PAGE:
It’s not often that Regis University bestows an honorary degree for a life of outstanding service.
On Sunday, 1969 Central High School graduate Larry Radice returned to Colorado from his home in China to receive the honorary Doctor of Humane Letters award at the school’s spring commencement ceremonies in Denver.
“On rare occasions, the Regis University Board of Trustees authorizes the awarding of honorary degrees to individuals who have led lives of distinguished service and professional achievement,” said university spokesman Donny Veasey in an e-mail to the Free Press.
Grand Junction residents Damian and Alisa Radice, Radice’s brother and sister, also attended the ceremony.
Radice graduated from Regis in 1973 with a degree in chemistry and physics. He then joined the Peace Corps and went to Malaysia where he learned to speak Malay and taught science in the language.
After the Peace Corps, Radice found himself drawn toward the priesthood and ended up joining the Maryknolls Catholic Foreign Mission Society of America.
Radice was sent to Tanzania for two years of training in East Africa where there was a famine going on due to drought.
“I asked myself: ‘What’s the simplest thing I can do to help?’” Radice said.
Land deforestation was a major problem, and so Radice started projects to replant trees.
After becoming ordained as a Maryknoll priest in 1985, Radice returned to Africa where he stayed for several years despite continuous bouts of malaria. He said being called back to teach in the U.S. probably saved his life.
After a couple of years, Radice was reassigned to Thailand where a Bishop in the province of Surat Thani had requested a priest with experience in agriculture. Radice was asked to set up an agricultural extension office.
The trees of the region’s two main fruits — durian and rombutan — were dying.
As a trained scientist Radice observed and studied the problem and eventually determined that a fungal disease was attacking the roots, which was killing the trees.
“People used Roundup weed killer,” Radice said. “It killed the weeds effectively and their fields were neat looking. But what was happening, after using this over the years the soil had lost its organic matter.
“The soil is living, with insects, micro-organisms, fungus, animals — it’s all part of the flora of the soil. The bioflora of the soil was destroyed.”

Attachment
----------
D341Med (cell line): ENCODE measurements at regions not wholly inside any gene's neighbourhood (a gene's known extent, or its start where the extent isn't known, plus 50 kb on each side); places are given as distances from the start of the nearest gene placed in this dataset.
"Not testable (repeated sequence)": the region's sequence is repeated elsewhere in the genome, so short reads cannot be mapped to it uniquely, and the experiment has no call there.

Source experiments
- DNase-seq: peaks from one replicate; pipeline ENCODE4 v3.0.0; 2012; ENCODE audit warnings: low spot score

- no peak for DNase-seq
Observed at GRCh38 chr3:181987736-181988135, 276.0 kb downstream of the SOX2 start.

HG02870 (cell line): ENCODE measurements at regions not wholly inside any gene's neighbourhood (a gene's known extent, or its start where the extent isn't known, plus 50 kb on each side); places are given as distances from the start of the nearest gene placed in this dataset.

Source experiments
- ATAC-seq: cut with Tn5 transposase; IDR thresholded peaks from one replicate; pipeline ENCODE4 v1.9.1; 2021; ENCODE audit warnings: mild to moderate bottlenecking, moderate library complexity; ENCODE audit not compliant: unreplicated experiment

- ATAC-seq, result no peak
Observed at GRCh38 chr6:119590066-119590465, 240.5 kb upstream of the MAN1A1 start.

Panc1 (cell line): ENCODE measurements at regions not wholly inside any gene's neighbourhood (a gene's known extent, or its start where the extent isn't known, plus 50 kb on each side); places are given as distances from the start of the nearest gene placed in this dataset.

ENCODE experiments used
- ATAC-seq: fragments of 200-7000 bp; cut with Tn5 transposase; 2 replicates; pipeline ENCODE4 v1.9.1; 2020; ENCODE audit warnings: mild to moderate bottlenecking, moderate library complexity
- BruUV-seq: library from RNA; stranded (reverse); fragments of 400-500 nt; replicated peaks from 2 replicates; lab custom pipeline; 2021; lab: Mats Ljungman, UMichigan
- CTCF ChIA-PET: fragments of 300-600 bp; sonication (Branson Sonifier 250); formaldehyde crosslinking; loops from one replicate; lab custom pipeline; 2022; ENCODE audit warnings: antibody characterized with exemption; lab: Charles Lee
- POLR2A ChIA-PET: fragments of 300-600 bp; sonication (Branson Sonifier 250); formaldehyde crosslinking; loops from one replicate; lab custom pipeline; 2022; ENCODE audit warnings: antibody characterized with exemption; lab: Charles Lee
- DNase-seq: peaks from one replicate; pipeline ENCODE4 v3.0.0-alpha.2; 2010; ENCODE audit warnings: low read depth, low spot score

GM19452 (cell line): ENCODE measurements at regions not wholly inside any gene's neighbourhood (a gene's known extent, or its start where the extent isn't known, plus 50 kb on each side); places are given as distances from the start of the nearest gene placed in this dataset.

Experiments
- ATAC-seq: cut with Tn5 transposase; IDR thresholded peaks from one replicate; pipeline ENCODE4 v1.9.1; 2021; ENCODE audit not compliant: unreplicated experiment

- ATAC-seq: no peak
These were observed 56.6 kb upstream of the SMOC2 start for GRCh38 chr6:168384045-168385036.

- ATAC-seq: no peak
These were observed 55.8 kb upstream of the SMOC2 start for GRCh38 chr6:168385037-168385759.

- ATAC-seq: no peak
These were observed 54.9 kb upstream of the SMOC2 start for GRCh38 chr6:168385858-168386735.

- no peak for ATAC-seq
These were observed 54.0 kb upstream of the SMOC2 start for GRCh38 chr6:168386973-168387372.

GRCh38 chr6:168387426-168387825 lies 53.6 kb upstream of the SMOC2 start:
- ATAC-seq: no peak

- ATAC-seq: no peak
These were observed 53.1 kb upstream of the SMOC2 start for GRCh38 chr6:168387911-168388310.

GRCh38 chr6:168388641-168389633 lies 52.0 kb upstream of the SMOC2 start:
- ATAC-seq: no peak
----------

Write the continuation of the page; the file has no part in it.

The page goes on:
Radice began a program of introducing organic matter into the soil to make it healthy again.
Farmers initially resisted change, but eventually accepted Radice’s finding after the university and agriculture shows on television came to the same conclusion regarding Roundup’s harmful effects on soil.
Radice left Thailand during his eighth year in the country, turning over the agricultural programs he started to the locals
Radice moved to Jilin Province in northeast China where he taught English as part of the Maryknoll China Service Project.
Radice loved his students, but not the extreme cold temperatures of the region, and so after four years, he moved south to Dali, an ancient city in southwest China, with a university and Chinese language program. Radice began studying Chinese.
In Dali, where Radice continues to live, he teaches English and trains Chinese catechists. In the time he’s been there, the number of catechists has grown from a “handful” to 40, he said.
“There was a big need the church wanted to address,” Radice said.
Many houses of worship, including Buddhist temples, mosques and Christian churches, were destroyed during China’s Cultural Revolution of the mid-’70s and ’80s.
“Religions were suppressed,” Radice said.
As a Maryknoll priest with observer status at the United Nations, Radice has worked for the past three years with the U.N. on the issue of climate change.
When he leaves Colorado on May 26, he’s headed to Germany where he will attend the UN Climate Change Conference.
“It’s quite interesting bringing together scientific, political leaders, business, citizens, to discuss the changing climate,” Radice said. “I am so impressed; these are the smartest people I have ever worked with — they’re young, in their 30s and 40s, and brilliant.
“One of their roles is to give information to politicians. Every country comes with its own interests first. Decisions are made by consensus on the most complex treaty ever attempted in the world.”
However, “I really feel progress has not been enough, or soon enough,” Radice said. “I have traveled all over the world and only the U.S. seems to be largely uninterested and uninformed,” on the issue of climate change.
Maryknoll priests often work on environmental issues because “nature was God’s first revelation to humankind, and the holiness of creation goes back to church roots,” Radice said.
Grand Junction resident and childhood friend Anne Sanders has visited Radice a few times, including a trip to Myanmar in October.
In the country formerly known as Burma, “we visited orphanages, refugee camps, AIDS patients,” Sanders said.
Radice began traveling to Myanmar to start various agricultural projects while he was living in Thailand.
“War was going on there for years and thousands of farmers had moved to the city because it was too dangerous to stay on their land,” Radice said. “Their children no longer knew how to farm. The war had disrupted the ag culture.”
As people started moving back to the land, Radice began teaching basic agricultural concepts such as composting — making fertilizer out of organic materials to create healthy soil.
Along with his siblings, Sanders also attended the spring commencement ceremonies at Regis when Radice was given the honorary doctorate degree May 5.
“So now we call him Father Doctor,” she said.
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